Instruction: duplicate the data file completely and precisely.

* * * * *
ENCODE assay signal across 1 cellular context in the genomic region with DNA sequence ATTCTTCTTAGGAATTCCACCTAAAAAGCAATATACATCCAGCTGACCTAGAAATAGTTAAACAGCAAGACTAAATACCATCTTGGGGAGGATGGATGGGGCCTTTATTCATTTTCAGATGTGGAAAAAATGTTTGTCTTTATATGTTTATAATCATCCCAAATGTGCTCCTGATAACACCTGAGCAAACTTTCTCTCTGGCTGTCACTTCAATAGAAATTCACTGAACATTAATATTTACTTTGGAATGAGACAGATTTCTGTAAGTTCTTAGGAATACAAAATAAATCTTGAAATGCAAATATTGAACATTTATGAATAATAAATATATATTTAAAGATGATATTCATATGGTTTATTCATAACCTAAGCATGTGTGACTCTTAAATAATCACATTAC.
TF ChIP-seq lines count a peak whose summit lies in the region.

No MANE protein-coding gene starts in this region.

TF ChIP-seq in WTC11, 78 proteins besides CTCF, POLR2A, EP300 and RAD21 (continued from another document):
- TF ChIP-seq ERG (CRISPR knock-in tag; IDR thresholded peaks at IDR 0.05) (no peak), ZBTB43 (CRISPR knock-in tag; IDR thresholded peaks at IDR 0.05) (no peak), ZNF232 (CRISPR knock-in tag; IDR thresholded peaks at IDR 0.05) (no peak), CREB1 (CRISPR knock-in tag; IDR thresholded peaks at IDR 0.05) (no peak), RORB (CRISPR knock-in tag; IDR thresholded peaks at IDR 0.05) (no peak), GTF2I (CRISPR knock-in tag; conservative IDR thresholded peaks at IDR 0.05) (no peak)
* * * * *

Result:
ENCODE assay signal across 1 cellular context in the genomic region with DNA sequence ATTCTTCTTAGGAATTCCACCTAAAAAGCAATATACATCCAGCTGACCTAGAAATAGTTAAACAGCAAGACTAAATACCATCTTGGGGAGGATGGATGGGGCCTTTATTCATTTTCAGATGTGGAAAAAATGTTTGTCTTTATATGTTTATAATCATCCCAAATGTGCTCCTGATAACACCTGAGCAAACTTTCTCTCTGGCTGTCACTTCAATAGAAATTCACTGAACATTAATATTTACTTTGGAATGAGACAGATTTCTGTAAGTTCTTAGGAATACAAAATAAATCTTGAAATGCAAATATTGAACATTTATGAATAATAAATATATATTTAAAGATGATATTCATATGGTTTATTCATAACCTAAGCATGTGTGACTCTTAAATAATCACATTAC.
TF ChIP-seq lines count a peak whose summit lies in the region.

No MANE protein-coding gene starts in this region.

TF ChIP-seq in WTC11, 78 proteins besides CTCF, POLR2A, EP300 and RAD21 (continued from another document):
- TF ChIP-seq ERG (CRISPR knock-in tag; IDR thresholded peaks at IDR 0.05) (no peak), ZBTB43 (CRISPR knock-in tag; IDR thresholded peaks at IDR 0.05) (no peak), ZNF232 (CRISPR knock-in tag; IDR thresholded peaks at IDR 0.05) (no peak), CREB1 (CRISPR knock-in tag; IDR thresholded peaks at IDR 0.05) (no peak), RORB (CRISPR knock-in tag; IDR thresholded peaks at IDR 0.05) (no peak), GTF2I (CRISPR knock-in tag; conservative IDR thresholded peaks at IDR 0.05) (no peak)